Together with his Local 400 colleagues Emerson Tennessee and Andrew Blunt, his brother Leon and other friends, Billy founded the Community Fellowship of Men, an organization that has “adopted” the second grade class at Capron Elementary School in Capron, Va., as their own. The Community Fellowship hosts an annual cookout every October, which raises funds to provide every second grader with a backpack filled with school supplies. The 2015 cookout marked the 10th year of this great event, which includes inflatable bounce houses for the children, and a car show for the adults.
“We provide the sausages and the meats and we man the grills,” Billy said. “It’s a real family gathering. People look forward to it every year. And the children love their backpacks.”
[aesop_quote type=”block” background=”#084e93″ text=”#ffffff” width=”content” align=”center” size=”2″ quote=”It’s a real family gathering. People look forward to it every year. And the children love their backpacks.” parallax=”on” direction=”left”]
Community Fellowship members support the students in other ways, too, volunteering in the school, passing out healthy snacks, and helping with athletic contests, for example.
And it’s not just children who benefit. The Community Fellowship assists widows in Southampton County, with members mowing the grass when it’s hot outside and helping out around the house as needed.
Billy’s community spirit is also seen in his involvement with his church, Pleasant Plains Baptist, located in his hometown of Drewryville, Va. Billy is a member of the church’s Ministry of Comfort and serves on the Usher Board. “The church is very important to me,” Billy said. “It helps me be a better person.”
Billy’s exemplary leadership and activism reflect the values of his union. “It’s great being a Local 400 member,” he said. “It helps me on the job having my union standing behind me. And that enables me—and many of my Local 400 brothers and sisters—to do what we can for our community.”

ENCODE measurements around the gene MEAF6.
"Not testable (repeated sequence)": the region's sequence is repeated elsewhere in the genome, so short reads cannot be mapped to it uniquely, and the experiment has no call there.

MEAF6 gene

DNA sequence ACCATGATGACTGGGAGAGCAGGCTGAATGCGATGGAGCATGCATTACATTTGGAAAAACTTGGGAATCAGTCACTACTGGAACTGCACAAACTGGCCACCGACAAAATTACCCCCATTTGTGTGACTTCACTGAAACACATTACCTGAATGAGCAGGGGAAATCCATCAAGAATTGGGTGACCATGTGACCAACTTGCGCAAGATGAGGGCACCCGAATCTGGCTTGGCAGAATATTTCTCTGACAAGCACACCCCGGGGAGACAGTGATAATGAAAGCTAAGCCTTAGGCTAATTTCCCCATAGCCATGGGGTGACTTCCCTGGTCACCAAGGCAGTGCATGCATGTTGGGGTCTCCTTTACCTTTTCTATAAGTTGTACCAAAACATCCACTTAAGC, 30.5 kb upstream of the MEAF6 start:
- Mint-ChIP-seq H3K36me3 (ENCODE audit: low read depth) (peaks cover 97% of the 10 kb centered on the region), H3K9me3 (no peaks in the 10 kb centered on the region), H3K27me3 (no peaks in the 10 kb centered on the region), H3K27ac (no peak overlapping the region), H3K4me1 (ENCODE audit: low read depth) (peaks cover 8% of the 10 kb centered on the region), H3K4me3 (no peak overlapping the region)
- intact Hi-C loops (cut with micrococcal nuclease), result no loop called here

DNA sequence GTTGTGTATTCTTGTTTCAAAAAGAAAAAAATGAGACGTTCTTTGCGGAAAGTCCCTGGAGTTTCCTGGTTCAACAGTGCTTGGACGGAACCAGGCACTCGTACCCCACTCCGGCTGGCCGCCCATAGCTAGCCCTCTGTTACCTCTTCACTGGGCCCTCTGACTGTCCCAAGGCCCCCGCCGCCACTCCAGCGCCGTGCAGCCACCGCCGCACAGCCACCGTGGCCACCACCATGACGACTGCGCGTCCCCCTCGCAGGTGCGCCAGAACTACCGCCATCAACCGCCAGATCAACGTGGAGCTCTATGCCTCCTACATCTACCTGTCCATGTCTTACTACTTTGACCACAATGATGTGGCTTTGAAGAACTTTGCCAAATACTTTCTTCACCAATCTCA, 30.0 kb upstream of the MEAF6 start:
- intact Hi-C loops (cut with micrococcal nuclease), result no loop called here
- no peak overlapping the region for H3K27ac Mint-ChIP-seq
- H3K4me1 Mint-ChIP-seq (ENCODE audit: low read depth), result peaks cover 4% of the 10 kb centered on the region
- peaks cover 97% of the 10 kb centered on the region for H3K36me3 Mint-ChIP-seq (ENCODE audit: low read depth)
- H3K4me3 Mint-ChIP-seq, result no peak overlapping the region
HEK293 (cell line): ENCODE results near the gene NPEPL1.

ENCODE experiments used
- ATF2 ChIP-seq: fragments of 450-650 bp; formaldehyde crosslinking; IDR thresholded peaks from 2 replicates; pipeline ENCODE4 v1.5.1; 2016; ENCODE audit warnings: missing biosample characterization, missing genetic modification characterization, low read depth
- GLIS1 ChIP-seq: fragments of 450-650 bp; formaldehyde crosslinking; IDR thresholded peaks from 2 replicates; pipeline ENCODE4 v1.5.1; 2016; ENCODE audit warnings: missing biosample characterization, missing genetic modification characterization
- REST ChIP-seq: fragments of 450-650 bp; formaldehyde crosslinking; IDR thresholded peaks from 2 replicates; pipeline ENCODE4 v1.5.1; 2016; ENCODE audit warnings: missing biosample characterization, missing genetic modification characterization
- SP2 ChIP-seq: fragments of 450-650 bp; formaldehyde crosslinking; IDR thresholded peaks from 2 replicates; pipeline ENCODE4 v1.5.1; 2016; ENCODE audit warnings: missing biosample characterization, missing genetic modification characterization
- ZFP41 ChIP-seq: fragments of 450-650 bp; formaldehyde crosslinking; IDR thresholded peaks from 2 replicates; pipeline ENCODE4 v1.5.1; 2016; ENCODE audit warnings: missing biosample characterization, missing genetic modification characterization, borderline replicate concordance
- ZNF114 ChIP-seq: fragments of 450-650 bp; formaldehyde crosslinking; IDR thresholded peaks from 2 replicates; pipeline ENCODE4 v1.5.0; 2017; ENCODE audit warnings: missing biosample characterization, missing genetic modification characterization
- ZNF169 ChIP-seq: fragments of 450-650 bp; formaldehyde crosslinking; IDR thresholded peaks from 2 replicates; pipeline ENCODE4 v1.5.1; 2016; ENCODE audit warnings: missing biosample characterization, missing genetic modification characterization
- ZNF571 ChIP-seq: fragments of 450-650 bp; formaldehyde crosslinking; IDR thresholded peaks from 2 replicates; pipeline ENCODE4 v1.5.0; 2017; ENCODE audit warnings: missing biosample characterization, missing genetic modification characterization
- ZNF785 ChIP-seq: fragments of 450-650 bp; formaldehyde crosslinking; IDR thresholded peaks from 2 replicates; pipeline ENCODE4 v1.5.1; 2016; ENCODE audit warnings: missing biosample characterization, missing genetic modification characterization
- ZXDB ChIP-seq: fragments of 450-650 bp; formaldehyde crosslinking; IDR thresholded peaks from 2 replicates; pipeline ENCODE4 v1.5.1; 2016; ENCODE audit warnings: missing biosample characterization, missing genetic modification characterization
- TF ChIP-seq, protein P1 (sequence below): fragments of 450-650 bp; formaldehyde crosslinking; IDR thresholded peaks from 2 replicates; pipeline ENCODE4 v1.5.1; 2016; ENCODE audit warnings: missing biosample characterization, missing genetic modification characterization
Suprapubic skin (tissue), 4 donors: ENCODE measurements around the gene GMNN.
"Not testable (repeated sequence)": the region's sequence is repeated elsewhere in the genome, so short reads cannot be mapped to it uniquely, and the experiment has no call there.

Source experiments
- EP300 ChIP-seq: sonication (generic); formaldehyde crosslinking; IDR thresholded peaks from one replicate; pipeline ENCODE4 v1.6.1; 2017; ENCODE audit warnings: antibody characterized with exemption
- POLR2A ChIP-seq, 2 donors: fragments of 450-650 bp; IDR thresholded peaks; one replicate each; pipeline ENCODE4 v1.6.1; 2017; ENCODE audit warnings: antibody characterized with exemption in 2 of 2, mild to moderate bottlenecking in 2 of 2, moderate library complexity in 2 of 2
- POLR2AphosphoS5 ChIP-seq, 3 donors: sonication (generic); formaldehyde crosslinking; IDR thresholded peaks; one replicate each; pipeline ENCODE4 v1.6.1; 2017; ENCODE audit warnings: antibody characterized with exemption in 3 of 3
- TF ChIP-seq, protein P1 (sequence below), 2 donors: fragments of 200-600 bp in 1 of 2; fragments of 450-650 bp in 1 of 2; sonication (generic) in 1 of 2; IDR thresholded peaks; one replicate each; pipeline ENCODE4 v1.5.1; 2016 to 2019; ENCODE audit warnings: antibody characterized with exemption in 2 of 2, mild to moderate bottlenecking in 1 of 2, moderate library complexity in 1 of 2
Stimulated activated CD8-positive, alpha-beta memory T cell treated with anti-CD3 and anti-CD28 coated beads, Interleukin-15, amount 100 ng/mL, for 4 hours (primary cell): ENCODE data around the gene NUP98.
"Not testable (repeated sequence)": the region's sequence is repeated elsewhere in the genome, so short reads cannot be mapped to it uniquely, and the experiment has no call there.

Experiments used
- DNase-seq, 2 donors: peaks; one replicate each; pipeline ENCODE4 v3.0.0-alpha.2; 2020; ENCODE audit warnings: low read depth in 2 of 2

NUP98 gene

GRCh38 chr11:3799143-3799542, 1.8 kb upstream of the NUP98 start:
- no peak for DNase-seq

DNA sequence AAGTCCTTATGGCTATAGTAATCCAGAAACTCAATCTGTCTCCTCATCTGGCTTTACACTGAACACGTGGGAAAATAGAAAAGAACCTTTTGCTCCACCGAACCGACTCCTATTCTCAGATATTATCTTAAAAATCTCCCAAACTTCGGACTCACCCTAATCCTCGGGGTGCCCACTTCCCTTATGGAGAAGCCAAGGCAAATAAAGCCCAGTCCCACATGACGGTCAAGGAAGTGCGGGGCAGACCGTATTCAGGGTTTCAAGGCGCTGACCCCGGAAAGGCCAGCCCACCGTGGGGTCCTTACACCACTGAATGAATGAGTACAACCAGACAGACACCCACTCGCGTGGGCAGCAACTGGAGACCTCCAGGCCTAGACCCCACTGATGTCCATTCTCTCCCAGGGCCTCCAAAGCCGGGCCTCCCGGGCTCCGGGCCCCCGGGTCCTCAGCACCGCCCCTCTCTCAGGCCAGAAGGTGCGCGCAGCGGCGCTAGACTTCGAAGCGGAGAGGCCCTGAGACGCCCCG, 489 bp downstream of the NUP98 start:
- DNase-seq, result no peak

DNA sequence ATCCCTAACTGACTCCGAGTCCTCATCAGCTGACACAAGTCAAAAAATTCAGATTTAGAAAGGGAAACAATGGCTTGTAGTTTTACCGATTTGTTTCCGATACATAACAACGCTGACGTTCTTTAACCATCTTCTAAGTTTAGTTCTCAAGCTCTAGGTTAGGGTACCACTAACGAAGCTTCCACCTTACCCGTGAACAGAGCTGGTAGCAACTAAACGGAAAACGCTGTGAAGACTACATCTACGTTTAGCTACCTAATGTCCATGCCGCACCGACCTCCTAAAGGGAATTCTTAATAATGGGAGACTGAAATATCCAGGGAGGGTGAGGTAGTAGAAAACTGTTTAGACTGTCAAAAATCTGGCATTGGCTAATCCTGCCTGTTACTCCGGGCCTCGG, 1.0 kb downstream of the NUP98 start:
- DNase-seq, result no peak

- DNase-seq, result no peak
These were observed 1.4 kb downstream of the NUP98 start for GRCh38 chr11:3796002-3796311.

February 29, 2016
As the UFCW continues to honor Black History Month and reinforces its commitment to racial and economic justice, we’re asking members why these issues matter to them. Hidi Frazier of Local 1996 has worked for Kroger in Georgia for 15 years. As a Deli Manager, she oversees both the deli and bakery, trains new associates, takes inventory, and makes orders.
[aesop_quote type=”pull” background=”#282828″ text=”#ffffff” width=”30%” align=”right” size=”2″ quote=”A lot of issues affects us all in one way or another. We all want fair wages, good health benefits and good pensions. We all have to continue to stand together and keep working families strong.” cite=”Hidi Frazier, UFCW Local 1996″ parallax=”on” direction=”left”]
Hidi says that to her, “Black History Month … is about honoring and remembering those who made a difference and paved the way for people like me. Without their sacrifice and determination to want and fight for change, I wouldn’t be where I am today.”
Hidi first became active in her union seven years ago when a fellow member asked if she’d like to volunteer with phone banking to ask fellow members to vote and help get labor-friendly candidates elected in her state who will make a difference for working families. She agreed, and has been an active member ever since.
During her time volunteering, Hidi was inspired by Mary Lou Romaine-Waymer, who leads and organizes the phone banks and other political activities for the local: “She does a great job. Mary Lou Wagner is a leader for UFCW. She keeps the members well informed in local and state politics. Mary Lou reminds us that these races are the most important because they affect our everyday lives as citizens of Georgia.”
After seeing first-hand just how much of a difference being part of union family makes in her life, Hidi wants to spread the word. As a manager, she’s in a unique position to help explain to her fellow coworkers what the union is all about. “I would advise everyone, not just African Americans, to become involved. A lot of issues affects us all in one way or another. We all want fair wages, good health benefits and good pensions. We all have to continue to stand together and keep working families strong,” she says
[aesop_quote type=”pull” background=”#282828″ text=”#ffffff” width=”30%” align=”left” size=”2″ quote=”When union members, community members, and other working people come together, we are more powerful.” parallax=”on” direction=”left”]